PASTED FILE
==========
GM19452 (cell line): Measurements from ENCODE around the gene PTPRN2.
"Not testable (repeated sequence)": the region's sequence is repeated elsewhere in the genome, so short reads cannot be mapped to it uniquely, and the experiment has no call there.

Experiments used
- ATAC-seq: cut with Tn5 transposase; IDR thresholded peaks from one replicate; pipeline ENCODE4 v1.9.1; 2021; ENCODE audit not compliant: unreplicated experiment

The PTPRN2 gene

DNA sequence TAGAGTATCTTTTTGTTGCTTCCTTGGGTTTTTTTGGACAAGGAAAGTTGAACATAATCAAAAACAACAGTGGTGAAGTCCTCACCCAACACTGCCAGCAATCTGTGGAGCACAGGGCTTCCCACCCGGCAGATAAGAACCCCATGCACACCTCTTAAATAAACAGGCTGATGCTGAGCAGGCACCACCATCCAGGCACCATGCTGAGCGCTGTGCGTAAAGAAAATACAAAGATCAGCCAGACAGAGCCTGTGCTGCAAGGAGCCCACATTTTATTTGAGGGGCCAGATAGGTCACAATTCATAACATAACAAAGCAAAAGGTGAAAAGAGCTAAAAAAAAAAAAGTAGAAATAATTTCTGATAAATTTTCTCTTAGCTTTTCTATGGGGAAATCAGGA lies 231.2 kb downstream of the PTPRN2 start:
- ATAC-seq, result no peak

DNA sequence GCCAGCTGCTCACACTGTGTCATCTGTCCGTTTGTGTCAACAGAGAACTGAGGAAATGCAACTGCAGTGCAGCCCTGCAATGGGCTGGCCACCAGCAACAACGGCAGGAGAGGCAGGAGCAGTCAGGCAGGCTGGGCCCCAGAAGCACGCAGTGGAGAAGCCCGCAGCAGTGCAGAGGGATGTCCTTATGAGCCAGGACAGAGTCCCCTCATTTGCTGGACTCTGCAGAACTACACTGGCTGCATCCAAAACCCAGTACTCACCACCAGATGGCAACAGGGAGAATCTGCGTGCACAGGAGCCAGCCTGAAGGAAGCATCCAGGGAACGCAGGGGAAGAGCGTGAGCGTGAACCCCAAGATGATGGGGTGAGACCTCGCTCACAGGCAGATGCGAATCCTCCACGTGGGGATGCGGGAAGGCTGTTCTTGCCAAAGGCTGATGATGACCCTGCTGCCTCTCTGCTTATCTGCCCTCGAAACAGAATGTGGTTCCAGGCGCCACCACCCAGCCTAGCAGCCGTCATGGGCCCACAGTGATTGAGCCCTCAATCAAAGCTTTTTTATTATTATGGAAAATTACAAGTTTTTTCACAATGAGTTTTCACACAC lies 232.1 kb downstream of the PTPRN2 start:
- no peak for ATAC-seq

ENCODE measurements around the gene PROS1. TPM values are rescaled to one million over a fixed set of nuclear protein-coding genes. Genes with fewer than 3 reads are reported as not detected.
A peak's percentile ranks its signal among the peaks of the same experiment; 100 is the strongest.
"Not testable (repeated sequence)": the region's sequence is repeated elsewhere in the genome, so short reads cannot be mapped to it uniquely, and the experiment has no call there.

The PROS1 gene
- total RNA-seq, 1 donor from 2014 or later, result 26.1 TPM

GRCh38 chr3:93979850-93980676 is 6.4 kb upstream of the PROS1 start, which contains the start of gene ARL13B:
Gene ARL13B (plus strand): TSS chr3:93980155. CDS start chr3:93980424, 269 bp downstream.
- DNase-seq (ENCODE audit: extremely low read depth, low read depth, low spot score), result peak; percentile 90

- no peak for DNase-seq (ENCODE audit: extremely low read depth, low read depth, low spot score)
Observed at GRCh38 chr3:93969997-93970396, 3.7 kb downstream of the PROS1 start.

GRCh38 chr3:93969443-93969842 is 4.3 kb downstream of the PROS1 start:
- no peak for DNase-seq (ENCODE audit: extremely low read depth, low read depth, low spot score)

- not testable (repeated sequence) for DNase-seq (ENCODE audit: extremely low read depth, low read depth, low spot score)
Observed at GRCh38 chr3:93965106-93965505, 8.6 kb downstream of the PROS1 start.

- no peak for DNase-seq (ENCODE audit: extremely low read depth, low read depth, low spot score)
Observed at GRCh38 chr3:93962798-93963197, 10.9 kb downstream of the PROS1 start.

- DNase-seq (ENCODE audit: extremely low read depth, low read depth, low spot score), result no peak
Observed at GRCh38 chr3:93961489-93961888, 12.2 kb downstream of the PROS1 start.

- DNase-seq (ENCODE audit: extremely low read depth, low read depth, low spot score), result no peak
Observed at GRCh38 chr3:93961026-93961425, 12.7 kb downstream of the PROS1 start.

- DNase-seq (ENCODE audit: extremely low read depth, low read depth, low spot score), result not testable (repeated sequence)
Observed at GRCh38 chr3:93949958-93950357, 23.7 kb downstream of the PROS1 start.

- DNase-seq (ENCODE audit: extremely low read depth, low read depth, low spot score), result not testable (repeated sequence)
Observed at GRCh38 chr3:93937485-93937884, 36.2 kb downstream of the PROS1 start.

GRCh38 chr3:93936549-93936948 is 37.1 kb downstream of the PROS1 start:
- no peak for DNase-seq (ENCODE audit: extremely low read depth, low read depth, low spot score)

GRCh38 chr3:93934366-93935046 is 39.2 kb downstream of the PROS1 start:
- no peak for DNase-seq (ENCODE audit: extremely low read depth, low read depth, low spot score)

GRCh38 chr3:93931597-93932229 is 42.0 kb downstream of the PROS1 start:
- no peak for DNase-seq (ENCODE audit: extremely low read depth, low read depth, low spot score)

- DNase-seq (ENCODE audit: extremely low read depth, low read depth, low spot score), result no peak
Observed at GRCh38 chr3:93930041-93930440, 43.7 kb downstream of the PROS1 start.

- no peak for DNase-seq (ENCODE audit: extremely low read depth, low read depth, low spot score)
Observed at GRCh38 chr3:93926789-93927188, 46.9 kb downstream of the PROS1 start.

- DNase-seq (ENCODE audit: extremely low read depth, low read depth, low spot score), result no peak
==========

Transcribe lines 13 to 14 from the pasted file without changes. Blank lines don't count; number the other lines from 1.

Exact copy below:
The PROS1 gene
- total RNA-seq, 1 donor from 2014 or later, result 26.1 TPM